The combination of a raised fly (about a 6-inch gap above the ground all around the tent) and two top vents provides maximal natural ventilation. This is as good as it gets. In good weather with a low bug count, it improves ventilation a lot to leave the inside mesh doors open at night. Under ideal conditions you can tie all the doors open for maximal ventilation and some star gazing.

Condensation is unavoidable on a calm/cool night following a rain. In a double wall tent the condensation is on the inside of the fly, so the interior mesh shields you from the moisture. You are exposed to condensation on the inside of the vestibules, but you can carefully unzip the door and flip it to the rear, where it will stick if the tent is wet. Bottom line, a double wall tent shields you from contacting condensation, but you still pack up a wet tent, unless you take the time to dry it out before packing it.

Livability – The Evolution 2P has plenty of room inside for two people plus gear, and headroom is abundant. Note in the photos above that the head end is very steep, and the foot end is also a very high angle. This means that essentially all of the interior volume is usable. The floor is 90 inches long and 53/47 inches wide (measurements verified) so there is extra space between the occupants and at the foot of the tent. Four really large storage pockets in the corners hold numerous smaller items to keep them handy. When the inside mesh doors are tied back, the interior of the tent really opens up, adding the space in the vestibules within easy reach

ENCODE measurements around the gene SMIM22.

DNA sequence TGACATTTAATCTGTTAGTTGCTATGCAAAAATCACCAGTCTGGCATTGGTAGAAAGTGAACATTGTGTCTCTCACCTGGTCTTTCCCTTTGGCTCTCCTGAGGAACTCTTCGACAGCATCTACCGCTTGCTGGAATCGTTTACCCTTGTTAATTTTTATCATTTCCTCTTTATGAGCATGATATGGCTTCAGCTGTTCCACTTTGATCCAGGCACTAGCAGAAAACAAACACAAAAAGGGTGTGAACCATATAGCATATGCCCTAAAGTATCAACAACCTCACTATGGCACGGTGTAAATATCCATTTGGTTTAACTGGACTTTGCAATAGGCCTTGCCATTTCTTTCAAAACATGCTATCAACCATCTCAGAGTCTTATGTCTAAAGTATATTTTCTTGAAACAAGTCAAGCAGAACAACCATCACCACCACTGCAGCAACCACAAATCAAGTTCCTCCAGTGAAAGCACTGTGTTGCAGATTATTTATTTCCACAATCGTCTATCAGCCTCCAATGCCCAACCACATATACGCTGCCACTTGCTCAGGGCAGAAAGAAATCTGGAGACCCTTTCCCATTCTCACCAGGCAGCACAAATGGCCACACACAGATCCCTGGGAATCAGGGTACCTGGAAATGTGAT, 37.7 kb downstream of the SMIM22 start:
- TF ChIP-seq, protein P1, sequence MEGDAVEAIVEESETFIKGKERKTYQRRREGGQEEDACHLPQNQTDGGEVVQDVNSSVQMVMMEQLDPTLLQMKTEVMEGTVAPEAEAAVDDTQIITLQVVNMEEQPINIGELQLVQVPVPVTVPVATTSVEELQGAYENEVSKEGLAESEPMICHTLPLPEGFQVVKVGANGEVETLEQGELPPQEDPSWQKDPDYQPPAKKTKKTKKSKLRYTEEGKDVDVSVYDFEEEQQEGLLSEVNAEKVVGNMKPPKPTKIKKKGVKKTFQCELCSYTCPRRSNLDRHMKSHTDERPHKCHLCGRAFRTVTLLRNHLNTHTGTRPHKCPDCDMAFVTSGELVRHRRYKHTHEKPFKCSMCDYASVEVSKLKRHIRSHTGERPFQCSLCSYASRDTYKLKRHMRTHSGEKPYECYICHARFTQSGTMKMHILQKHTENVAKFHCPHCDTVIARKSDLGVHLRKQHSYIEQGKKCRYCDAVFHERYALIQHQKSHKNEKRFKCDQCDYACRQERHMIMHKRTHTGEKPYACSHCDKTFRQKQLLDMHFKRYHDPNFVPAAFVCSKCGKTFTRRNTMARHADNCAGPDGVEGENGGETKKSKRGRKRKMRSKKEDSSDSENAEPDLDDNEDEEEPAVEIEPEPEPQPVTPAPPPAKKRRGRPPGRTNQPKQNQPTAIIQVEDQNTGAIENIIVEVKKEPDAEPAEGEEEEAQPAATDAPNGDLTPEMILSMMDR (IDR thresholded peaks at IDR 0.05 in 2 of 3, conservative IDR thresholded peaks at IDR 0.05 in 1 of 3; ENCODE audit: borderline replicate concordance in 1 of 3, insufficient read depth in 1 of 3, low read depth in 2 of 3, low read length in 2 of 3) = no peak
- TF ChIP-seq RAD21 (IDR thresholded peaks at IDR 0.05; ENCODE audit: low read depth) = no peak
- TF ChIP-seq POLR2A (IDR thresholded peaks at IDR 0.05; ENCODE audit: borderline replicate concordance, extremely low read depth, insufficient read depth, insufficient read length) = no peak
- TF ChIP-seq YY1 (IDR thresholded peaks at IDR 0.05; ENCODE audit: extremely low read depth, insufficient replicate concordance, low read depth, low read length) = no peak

Fly-Only Option – By purchasing Big Sky’s groundsheet and grommet kit, or X-strap with grommets, the Evo 2P’s fly can be set up by itself, providing a lot of interior space and saving a little weight. This setup requires the fly, poles, stakes, groundsheet, and guylines, with a total weight of 35 ounces with the carry bag. In less buggy conditions this is a good way to go because it’s dry and roomy. However, the raised perimeter allows wind/breezes to pass right through, and it’s a single wall tent, so condensation may be an issue. In my testing on a very rainy 3-day trip, condensation was minimal because of the shelter’s excellent ventilation.

Mesh Tent Only Option – In good weather, pitching the tent’s mesh interior only provides protection from bugs and creepy crawlers, and allows some good star gazing. Simply set up the mesh interior with the poles and skip the fly.

The Evolution 2P is not the very lightest 2-person double tent to be found anymore. At almost 3 pounds, it’s a few ounces heavier than some of the newest lightweight tents featured in my Summer 2013 Outdoor Retailer Show shelter coverage in the blog post following this one.

What is hard to find however, is a lightweight tent that gets everything right. Many of the lightest tents are missing something – they have only one entry door, small floor area, small vestibules, no top vents, low headroom, or they use exotic materials that are very expensive. Frankly, it’s hard to find a tent that gets everything right.